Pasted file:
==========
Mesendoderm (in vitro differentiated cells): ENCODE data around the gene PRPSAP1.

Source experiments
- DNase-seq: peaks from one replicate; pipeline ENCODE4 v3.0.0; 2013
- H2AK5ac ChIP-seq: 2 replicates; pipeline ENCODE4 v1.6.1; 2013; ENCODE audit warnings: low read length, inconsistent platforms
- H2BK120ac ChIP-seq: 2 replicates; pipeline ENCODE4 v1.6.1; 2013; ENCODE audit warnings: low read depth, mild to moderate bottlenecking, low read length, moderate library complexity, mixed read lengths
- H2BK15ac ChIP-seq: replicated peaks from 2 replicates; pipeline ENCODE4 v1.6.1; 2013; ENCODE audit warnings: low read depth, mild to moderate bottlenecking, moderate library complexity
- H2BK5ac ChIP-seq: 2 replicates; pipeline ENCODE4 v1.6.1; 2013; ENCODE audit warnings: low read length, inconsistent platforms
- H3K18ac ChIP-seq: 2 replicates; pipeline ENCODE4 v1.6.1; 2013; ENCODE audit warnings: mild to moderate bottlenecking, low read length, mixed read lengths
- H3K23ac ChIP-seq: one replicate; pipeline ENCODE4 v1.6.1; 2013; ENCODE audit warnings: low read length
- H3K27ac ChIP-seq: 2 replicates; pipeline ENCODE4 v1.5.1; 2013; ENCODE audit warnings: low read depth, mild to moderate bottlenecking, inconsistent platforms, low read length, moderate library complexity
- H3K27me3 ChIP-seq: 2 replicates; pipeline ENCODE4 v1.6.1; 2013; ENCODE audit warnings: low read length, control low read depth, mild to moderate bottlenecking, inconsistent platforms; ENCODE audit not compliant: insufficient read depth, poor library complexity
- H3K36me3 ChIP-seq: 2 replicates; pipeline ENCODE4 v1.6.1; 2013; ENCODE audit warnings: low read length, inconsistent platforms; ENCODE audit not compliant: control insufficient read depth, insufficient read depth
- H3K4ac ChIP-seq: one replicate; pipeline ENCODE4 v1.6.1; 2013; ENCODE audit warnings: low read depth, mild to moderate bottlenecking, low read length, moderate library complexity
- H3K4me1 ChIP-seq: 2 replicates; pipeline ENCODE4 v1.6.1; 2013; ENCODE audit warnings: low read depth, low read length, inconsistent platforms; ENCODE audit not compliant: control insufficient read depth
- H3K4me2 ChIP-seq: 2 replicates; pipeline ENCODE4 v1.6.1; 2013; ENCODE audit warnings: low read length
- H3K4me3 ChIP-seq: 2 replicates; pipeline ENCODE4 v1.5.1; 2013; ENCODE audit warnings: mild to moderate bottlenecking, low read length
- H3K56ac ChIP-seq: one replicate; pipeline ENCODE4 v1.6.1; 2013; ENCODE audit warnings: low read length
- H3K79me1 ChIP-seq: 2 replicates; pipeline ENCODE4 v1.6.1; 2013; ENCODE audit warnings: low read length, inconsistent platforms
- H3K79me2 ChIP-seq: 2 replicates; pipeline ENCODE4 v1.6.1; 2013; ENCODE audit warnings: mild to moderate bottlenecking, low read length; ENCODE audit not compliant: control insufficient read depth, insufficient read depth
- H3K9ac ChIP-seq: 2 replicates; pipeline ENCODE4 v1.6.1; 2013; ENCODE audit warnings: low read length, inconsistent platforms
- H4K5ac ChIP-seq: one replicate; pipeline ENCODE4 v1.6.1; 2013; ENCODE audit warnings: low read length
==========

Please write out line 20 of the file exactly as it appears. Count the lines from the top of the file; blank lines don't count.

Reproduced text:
- H3K9ac ChIP-seq: 2 replicates; pipeline ENCODE4 v1.6.1; 2013; ENCODE audit warnings: low read length, inconsistent platforms